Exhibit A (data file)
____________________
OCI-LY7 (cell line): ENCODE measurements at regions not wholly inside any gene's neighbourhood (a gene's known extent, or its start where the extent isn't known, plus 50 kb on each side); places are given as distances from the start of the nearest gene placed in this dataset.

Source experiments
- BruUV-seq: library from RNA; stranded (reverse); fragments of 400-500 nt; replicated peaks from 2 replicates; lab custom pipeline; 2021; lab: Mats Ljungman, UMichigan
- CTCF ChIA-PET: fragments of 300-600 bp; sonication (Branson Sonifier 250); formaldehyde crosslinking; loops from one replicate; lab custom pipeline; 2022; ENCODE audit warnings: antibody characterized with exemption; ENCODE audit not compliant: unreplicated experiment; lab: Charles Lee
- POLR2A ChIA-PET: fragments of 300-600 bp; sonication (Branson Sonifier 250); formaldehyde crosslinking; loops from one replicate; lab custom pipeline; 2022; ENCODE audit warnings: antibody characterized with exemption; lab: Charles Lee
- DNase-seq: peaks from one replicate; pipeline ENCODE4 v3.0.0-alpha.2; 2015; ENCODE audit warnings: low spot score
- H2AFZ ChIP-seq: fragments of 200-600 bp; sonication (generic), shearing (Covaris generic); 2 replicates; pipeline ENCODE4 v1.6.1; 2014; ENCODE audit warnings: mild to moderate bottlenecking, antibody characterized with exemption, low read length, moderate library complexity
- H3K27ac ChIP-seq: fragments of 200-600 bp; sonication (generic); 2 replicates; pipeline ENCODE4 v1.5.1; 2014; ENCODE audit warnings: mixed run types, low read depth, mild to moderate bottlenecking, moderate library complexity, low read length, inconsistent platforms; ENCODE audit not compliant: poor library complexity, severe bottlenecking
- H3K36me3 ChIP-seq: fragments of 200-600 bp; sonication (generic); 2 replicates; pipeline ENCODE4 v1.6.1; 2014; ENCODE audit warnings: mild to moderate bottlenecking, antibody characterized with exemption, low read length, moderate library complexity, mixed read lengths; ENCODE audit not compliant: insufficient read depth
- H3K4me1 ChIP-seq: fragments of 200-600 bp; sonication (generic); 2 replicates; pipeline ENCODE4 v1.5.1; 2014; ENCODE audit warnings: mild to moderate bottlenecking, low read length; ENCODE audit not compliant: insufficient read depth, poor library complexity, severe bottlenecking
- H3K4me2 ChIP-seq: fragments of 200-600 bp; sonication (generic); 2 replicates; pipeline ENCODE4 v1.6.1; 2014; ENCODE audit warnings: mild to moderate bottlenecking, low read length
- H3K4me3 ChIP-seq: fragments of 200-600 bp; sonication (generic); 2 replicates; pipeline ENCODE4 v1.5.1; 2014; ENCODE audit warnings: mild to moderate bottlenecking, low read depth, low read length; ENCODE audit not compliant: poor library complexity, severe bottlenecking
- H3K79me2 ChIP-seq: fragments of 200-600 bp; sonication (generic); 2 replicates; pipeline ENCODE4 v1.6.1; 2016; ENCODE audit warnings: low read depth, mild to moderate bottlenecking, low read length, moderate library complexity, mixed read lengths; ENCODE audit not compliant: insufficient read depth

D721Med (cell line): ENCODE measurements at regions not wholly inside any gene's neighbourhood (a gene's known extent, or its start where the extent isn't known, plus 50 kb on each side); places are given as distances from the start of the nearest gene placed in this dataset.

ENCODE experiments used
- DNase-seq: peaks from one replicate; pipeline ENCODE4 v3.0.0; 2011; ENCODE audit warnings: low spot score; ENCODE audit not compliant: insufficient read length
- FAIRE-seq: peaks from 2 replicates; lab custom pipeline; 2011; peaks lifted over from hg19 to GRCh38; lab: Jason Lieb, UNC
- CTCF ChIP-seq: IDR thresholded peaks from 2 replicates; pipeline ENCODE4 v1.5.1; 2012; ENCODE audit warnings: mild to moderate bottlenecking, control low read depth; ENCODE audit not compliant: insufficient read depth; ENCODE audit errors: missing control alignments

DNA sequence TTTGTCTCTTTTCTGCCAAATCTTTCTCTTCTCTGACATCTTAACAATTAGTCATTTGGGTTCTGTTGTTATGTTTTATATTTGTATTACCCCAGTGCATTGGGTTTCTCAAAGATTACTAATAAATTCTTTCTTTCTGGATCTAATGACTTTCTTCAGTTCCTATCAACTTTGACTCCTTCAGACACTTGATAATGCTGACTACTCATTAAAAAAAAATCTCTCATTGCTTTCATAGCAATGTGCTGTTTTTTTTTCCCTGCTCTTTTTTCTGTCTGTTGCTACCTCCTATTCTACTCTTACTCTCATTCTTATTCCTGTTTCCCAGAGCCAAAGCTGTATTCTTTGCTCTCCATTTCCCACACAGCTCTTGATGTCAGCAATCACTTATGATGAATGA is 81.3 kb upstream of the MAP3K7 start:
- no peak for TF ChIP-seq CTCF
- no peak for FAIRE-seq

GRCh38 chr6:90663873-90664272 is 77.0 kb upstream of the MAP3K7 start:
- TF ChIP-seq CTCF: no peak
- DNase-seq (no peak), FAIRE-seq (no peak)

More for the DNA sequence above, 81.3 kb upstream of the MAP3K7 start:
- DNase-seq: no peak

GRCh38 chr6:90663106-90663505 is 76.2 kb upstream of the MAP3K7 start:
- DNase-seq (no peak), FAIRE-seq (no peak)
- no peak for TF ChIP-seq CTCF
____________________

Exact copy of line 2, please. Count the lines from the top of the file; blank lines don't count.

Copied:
Source experiments